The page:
Study Finds Wipes and the Surfactants in Them Doing Well

Mar 4, 2009 | Contact Author | By: Katie Schaefer
Contact the Author
Save
This item has been saved to your library.
View My Library
(click to close)
Save to My Library
Title: Study Finds Wipes and the Surfactants in Them Doing Well
  • Article

Surfactants are expected to replace solvents in wipe formulations, according to a new report from The Freedonia Group. The report concludes that to stay ahead in the wipes market, manufacturers must provide the cost and convenience that consumers seek.

The report finds that advances for the chemicals that saturate or are deposited into wipes will derive from the increasing diversity of chemical formulations adapted to a wipes format as companies seek to take advantage of the strong consumer interest generated by these convenient, and relatively new, wipe products.

Among the ingredients deposited into the wipes, surfactants will experience the fastest gains, resulting from an ongoing shift away from solvent formulations. Furthermore, surfactants offering biocidal properties will drive overall value gains due to increasing concerns regarding bacterial contamination in industrial and consumer applications.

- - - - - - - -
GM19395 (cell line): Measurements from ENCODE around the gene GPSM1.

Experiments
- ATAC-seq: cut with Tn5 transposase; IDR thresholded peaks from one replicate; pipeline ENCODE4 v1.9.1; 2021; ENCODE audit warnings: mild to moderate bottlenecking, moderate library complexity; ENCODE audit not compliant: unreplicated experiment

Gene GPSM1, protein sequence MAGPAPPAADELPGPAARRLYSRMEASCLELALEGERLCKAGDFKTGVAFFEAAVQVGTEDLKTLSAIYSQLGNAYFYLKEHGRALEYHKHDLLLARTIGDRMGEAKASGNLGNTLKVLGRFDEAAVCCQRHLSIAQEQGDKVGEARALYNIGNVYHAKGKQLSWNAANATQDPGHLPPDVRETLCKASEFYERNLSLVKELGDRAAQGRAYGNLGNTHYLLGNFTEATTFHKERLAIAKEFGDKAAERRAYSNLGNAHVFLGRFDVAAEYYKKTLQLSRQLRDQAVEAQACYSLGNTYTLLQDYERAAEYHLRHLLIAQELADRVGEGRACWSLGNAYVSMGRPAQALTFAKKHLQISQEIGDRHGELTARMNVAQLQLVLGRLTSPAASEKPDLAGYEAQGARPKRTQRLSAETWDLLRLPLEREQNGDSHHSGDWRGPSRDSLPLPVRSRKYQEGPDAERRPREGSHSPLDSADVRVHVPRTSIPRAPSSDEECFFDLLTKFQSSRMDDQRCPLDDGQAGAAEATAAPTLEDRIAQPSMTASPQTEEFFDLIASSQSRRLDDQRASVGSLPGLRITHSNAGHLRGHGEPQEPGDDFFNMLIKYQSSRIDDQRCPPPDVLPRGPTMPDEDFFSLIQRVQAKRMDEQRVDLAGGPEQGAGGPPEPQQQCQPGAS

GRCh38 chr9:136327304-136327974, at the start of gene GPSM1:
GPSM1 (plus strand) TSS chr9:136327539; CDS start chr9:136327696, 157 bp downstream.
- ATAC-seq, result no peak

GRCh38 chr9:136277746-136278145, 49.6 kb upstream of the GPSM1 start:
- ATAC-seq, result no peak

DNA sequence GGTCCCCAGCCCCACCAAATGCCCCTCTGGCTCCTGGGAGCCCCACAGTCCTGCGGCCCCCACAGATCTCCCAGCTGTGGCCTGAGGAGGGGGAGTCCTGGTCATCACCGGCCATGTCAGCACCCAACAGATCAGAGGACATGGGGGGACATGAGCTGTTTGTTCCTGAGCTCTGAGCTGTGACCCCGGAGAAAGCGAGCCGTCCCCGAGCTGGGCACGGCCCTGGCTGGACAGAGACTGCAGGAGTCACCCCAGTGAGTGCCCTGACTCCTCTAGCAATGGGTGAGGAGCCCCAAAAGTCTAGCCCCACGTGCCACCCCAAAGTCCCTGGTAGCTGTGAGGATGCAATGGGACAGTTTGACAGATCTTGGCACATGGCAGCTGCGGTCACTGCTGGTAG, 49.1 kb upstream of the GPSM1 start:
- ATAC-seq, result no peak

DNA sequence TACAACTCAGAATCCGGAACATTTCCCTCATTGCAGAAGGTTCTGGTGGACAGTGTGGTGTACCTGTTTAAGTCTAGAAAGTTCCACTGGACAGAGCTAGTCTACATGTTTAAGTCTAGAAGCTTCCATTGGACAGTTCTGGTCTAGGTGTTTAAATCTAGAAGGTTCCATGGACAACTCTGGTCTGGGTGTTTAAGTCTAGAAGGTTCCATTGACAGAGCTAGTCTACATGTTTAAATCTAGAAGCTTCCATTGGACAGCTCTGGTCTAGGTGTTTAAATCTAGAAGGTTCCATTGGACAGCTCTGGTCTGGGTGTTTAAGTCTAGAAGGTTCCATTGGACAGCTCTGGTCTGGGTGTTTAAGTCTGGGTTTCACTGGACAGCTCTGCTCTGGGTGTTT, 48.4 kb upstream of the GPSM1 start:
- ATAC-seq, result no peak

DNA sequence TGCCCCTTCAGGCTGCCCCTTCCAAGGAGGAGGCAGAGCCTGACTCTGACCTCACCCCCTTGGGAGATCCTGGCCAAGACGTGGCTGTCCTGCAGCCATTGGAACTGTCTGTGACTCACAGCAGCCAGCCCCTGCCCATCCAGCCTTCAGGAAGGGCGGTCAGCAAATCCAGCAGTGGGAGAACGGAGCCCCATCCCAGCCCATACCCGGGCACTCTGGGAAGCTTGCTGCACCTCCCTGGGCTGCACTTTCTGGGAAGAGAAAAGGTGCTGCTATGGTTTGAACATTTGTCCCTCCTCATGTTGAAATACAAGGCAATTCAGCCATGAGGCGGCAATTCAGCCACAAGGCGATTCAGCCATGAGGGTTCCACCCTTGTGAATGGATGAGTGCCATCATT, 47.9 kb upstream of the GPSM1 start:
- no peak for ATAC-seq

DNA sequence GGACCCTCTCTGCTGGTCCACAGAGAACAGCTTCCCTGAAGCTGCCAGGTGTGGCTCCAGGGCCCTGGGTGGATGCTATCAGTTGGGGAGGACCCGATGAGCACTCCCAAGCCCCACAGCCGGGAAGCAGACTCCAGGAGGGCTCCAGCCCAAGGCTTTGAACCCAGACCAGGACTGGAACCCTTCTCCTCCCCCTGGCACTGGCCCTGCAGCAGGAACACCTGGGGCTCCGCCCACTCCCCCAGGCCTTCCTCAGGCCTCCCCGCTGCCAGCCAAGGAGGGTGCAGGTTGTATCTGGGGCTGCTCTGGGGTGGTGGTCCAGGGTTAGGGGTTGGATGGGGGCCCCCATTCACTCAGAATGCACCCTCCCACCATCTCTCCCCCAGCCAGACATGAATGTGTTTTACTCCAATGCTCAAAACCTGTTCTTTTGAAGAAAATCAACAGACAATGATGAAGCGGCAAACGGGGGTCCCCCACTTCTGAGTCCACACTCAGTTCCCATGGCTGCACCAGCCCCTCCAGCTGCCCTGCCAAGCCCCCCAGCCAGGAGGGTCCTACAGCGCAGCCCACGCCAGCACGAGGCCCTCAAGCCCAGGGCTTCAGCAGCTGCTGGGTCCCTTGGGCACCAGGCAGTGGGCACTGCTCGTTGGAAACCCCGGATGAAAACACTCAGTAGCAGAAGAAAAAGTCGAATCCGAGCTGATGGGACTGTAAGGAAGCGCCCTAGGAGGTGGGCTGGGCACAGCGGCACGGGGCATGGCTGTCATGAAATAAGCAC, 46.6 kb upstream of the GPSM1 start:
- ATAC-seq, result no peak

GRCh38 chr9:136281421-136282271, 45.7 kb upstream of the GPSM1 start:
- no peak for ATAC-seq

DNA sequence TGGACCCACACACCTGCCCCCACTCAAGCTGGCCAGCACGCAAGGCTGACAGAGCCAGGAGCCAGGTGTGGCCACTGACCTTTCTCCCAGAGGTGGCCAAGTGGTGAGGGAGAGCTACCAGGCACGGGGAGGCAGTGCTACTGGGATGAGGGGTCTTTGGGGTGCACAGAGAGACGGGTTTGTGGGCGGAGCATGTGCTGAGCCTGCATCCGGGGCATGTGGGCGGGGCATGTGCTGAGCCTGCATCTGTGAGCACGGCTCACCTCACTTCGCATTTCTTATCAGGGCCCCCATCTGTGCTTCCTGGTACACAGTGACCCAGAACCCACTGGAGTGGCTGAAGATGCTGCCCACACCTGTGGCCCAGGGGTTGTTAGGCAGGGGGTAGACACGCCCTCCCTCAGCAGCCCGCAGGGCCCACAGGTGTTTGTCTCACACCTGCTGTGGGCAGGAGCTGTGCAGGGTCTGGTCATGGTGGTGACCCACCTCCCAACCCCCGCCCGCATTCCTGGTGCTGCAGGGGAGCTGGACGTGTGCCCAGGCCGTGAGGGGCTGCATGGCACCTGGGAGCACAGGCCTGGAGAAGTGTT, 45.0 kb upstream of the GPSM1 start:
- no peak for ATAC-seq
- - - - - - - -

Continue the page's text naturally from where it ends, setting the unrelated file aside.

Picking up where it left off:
Demand for wipes in the United States is forecasted to increase 3.9% per annum to US$2.3 billion in 2013,  Wipes will continue to benefit from features such as ease-of-use, disposability, portability and reduced risk of cross-contamination. Nevertheless, growth will decelerate from the rates achieved during the 2003– 2008 period due to slower economic growth, increasing market maturity and a shift in preferences to more environmentally friendly consumer goods and cleaning methods.

Convenience and innovation will remain driving forces in the consumer market, with household cleaning, hand and body, and a number of other, small volume consumer wipes projected to register the strongest growth. Though baby wipes will remain the top selling type of wipe, demand for these products will continue to suffer due to market maturity and continued replacement by newer, task-specific wipes in nondiaper applications where baby wipes once enjoyed considerable popularity. Wipes that do not provide the cost and convenience benefits demanded by consumers are expected to drop out of the market.